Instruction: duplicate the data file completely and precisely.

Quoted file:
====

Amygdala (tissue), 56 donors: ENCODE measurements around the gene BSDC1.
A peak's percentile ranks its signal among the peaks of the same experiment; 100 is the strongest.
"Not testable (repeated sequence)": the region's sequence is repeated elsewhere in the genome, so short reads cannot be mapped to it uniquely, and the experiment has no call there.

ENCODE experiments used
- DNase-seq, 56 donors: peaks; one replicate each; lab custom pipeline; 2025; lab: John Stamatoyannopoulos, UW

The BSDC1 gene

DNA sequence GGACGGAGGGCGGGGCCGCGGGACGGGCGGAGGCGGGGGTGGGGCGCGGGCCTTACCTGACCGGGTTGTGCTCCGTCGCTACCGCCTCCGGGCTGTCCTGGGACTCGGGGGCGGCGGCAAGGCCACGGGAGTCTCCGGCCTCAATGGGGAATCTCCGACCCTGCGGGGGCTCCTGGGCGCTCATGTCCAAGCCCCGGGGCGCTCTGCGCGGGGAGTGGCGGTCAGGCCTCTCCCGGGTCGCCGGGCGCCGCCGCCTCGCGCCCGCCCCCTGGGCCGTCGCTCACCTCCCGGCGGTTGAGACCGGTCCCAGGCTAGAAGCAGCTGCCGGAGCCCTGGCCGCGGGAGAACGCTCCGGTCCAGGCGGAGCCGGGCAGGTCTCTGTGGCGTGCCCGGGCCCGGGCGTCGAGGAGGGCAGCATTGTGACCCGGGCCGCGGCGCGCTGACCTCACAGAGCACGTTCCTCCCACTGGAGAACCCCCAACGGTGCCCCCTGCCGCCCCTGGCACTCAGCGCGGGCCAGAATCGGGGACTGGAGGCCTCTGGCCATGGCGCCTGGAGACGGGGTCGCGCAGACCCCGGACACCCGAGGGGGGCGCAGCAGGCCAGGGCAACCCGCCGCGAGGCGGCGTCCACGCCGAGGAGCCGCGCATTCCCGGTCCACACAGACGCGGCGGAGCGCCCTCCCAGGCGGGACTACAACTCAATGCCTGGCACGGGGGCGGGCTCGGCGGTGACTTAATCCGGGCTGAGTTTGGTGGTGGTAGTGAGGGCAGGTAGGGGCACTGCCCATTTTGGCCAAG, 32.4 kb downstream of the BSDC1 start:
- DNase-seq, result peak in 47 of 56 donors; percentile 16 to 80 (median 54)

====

Amygdala (tissue), 56 donors: ENCODE measurements around the gene BSDC1.
A peak's percentile ranks its signal among the peaks of the same experiment; 100 is the strongest.
"Not testable (repeated sequence)": the region's sequence is repeated elsewhere in the genome, so short reads cannot be mapped to it uniquely, and the experiment has no call there.

ENCODE experiments used
- DNase-seq, 56 donors: peaks; one replicate each; lab custom pipeline; 2025; lab: John Stamatoyannopoulos, UW

The BSDC1 gene

DNA sequence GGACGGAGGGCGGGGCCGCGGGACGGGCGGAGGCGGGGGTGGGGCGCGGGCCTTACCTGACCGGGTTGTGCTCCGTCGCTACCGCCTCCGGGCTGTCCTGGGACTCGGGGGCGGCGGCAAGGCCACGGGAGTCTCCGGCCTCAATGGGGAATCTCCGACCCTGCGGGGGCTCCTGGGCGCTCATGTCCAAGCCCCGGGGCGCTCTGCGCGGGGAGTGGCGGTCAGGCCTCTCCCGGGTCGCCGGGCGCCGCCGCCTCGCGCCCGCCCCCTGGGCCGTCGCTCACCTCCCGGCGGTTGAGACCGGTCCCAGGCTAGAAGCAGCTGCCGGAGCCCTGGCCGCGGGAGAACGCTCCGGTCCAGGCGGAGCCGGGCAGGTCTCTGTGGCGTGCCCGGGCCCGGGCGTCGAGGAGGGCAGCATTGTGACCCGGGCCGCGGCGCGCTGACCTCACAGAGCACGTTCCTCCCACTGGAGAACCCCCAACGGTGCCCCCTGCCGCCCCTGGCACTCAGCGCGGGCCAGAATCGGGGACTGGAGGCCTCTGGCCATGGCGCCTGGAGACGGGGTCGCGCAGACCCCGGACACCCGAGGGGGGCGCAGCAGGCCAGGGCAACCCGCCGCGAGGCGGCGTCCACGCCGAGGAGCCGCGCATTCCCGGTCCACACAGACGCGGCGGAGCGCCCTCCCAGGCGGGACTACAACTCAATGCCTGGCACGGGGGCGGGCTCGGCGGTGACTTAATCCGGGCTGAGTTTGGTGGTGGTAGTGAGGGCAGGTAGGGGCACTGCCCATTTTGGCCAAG, 32.4 kb downstream of the BSDC1 start:
- DNase-seq, result peak in 47 of 56 donors; percentile 16 to 80 (median 54)